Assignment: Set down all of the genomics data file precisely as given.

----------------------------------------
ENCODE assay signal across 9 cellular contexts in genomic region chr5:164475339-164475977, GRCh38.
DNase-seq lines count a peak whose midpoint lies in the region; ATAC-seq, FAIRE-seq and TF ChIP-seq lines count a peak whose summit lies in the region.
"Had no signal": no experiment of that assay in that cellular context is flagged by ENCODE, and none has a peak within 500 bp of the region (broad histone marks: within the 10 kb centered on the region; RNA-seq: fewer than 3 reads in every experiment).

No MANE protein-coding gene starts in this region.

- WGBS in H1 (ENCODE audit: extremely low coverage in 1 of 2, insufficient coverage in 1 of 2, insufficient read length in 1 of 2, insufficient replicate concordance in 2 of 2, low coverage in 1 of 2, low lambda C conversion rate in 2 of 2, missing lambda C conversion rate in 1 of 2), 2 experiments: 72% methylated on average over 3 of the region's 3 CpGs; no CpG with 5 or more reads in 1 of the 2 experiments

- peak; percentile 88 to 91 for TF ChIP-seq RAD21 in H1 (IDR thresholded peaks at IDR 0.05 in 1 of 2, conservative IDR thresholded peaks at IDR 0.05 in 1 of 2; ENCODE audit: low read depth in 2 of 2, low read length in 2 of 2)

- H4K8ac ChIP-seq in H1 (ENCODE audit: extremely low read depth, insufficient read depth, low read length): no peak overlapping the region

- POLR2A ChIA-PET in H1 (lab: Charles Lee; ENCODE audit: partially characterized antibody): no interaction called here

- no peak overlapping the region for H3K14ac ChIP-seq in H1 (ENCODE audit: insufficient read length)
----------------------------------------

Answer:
ENCODE assay signal across 9 cellular contexts in genomic region chr5:164475339-164475977, GRCh38.
DNase-seq lines count a peak whose midpoint lies in the region; ATAC-seq, FAIRE-seq and TF ChIP-seq lines count a peak whose summit lies in the region.
"Had no signal": no experiment of that assay in that cellular context is flagged by ENCODE, and none has a peak within 500 bp of the region (broad histone marks: within the 10 kb centered on the region; RNA-seq: fewer than 3 reads in every experiment).

No MANE protein-coding gene starts in this region.

- WGBS in H1 (ENCODE audit: extremely low coverage in 1 of 2, insufficient coverage in 1 of 2, insufficient read length in 1 of 2, insufficient replicate concordance in 2 of 2, low coverage in 1 of 2, low lambda C conversion rate in 2 of 2, missing lambda C conversion rate in 1 of 2), 2 experiments: 72% methylated on average over 3 of the region's 3 CpGs; no CpG with 5 or more reads in 1 of the 2 experiments

- peak; percentile 88 to 91 for TF ChIP-seq RAD21 in H1 (IDR thresholded peaks at IDR 0.05 in 1 of 2, conservative IDR thresholded peaks at IDR 0.05 in 1 of 2; ENCODE audit: low read depth in 2 of 2, low read length in 2 of 2)

- H4K8ac ChIP-seq in H1 (ENCODE audit: extremely low read depth, insufficient read depth, low read length): no peak overlapping the region

- POLR2A ChIA-PET in H1 (lab: Charles Lee; ENCODE audit: partially characterized antibody): no interaction called here

- no peak overlapping the region for H3K14ac ChIP-seq in H1 (ENCODE audit: insufficient read length)